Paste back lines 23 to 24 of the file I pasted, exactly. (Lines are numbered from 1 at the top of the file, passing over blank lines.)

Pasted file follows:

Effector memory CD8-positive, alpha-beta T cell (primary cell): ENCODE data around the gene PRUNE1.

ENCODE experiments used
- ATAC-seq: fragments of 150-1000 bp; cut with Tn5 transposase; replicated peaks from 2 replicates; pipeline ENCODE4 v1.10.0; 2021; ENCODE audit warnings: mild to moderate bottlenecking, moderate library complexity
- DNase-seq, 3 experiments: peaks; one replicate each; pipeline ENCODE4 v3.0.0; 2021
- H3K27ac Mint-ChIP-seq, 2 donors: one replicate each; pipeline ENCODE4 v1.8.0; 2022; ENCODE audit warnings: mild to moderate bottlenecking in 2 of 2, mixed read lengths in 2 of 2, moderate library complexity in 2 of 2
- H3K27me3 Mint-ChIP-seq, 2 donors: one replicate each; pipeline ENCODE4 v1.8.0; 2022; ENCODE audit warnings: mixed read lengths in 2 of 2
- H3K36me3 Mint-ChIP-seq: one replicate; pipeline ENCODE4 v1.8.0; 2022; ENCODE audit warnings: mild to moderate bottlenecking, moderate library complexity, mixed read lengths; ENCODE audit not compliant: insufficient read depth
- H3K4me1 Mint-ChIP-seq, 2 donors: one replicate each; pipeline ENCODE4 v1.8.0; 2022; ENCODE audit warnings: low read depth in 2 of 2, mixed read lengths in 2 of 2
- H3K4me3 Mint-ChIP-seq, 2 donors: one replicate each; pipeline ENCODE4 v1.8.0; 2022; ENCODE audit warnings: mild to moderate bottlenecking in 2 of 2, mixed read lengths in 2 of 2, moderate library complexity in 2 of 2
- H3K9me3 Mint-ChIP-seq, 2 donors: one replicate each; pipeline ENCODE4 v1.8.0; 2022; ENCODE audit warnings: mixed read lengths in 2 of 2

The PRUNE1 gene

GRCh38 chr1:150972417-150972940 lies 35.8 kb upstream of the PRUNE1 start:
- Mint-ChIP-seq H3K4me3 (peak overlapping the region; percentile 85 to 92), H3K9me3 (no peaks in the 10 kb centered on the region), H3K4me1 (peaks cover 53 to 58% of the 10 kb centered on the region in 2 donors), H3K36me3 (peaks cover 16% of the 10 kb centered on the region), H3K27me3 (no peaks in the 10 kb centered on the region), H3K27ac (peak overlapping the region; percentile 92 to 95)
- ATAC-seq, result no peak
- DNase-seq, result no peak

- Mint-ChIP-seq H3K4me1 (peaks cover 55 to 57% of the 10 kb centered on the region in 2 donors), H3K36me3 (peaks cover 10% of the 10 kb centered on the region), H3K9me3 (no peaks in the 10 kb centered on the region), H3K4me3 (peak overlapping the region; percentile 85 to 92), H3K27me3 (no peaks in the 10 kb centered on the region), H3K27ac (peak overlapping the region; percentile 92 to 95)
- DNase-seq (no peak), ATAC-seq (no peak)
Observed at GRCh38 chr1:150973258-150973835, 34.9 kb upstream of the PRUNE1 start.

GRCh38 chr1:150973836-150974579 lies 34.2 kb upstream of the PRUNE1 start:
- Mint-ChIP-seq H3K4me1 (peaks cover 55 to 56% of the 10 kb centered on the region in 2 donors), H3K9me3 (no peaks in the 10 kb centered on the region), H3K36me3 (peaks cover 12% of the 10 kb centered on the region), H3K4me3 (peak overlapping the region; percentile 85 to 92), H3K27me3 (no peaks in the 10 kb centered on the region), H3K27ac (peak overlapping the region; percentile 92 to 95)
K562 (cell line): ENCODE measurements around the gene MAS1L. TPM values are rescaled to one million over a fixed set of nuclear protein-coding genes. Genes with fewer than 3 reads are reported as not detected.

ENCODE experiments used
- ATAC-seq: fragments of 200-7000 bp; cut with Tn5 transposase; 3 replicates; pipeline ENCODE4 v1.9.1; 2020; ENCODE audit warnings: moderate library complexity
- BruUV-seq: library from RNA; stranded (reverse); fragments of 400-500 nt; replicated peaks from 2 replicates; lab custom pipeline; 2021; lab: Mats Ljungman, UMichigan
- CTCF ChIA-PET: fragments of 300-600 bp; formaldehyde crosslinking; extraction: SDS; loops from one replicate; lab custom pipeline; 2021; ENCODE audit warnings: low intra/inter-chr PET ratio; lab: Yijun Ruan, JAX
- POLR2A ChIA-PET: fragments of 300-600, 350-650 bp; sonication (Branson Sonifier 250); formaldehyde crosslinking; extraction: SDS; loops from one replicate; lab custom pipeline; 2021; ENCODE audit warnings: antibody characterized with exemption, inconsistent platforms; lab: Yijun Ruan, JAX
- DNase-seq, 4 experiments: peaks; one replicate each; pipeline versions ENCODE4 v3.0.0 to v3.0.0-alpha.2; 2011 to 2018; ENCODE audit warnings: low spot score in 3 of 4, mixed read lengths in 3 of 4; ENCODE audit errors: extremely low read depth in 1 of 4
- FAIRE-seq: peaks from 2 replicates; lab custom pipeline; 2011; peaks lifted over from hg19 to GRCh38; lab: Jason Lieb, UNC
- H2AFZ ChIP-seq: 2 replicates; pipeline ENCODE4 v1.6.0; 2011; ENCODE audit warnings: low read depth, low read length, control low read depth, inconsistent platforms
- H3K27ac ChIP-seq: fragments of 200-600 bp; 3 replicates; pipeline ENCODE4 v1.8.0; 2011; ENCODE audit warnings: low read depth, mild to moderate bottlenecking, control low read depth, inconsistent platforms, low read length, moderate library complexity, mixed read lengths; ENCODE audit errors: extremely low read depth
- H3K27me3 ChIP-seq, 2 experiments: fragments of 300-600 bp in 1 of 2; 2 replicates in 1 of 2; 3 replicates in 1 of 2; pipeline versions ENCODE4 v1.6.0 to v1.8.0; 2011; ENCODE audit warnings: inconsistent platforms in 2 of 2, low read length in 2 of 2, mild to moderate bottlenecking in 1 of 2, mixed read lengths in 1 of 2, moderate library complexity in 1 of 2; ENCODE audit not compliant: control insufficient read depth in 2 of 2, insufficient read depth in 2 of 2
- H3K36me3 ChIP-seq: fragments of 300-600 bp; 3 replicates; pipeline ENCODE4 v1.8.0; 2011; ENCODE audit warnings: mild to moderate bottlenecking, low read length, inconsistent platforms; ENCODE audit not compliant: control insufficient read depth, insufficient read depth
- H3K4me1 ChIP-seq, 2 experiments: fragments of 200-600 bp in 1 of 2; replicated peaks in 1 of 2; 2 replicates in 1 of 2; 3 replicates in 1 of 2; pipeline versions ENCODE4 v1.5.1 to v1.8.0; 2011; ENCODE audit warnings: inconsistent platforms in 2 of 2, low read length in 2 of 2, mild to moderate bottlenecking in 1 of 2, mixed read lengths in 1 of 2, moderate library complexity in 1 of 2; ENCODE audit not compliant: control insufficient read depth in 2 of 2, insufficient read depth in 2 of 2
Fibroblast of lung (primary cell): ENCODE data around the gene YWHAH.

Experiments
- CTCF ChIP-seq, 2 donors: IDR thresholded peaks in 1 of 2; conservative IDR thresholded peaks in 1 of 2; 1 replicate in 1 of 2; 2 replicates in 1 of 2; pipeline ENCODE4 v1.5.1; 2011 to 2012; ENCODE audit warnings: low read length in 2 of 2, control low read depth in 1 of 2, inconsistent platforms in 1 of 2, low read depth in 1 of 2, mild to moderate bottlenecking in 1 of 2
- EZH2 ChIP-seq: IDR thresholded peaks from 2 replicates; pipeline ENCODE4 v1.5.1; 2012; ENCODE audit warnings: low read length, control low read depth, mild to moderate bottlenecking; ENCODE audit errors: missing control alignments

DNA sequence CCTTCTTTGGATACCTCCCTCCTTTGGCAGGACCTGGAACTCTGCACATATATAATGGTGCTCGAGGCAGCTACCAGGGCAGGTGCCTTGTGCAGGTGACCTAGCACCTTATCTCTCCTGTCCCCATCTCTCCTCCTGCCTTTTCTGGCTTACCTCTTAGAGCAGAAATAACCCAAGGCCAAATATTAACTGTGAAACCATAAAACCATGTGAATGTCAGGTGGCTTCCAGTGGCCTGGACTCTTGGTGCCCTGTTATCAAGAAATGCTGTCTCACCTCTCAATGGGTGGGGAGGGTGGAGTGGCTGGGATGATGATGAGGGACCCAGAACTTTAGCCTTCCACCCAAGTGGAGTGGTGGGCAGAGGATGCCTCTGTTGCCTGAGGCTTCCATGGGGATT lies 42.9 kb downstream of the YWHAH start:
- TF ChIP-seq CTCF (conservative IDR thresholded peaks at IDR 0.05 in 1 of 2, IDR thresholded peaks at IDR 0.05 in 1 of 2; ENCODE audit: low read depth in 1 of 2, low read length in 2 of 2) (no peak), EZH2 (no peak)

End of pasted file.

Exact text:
- ATAC-seq: fragments of 200-7000 bp; cut with Tn5 transposase; 3 replicates; pipeline ENCODE4 v1.9.1; 2020; ENCODE audit warnings: moderate library complexity
- BruUV-seq: library from RNA; stranded (reverse); fragments of 400-500 nt; replicated peaks from 2 replicates; lab custom pipeline; 2021; lab: Mats Ljungman, UMichigan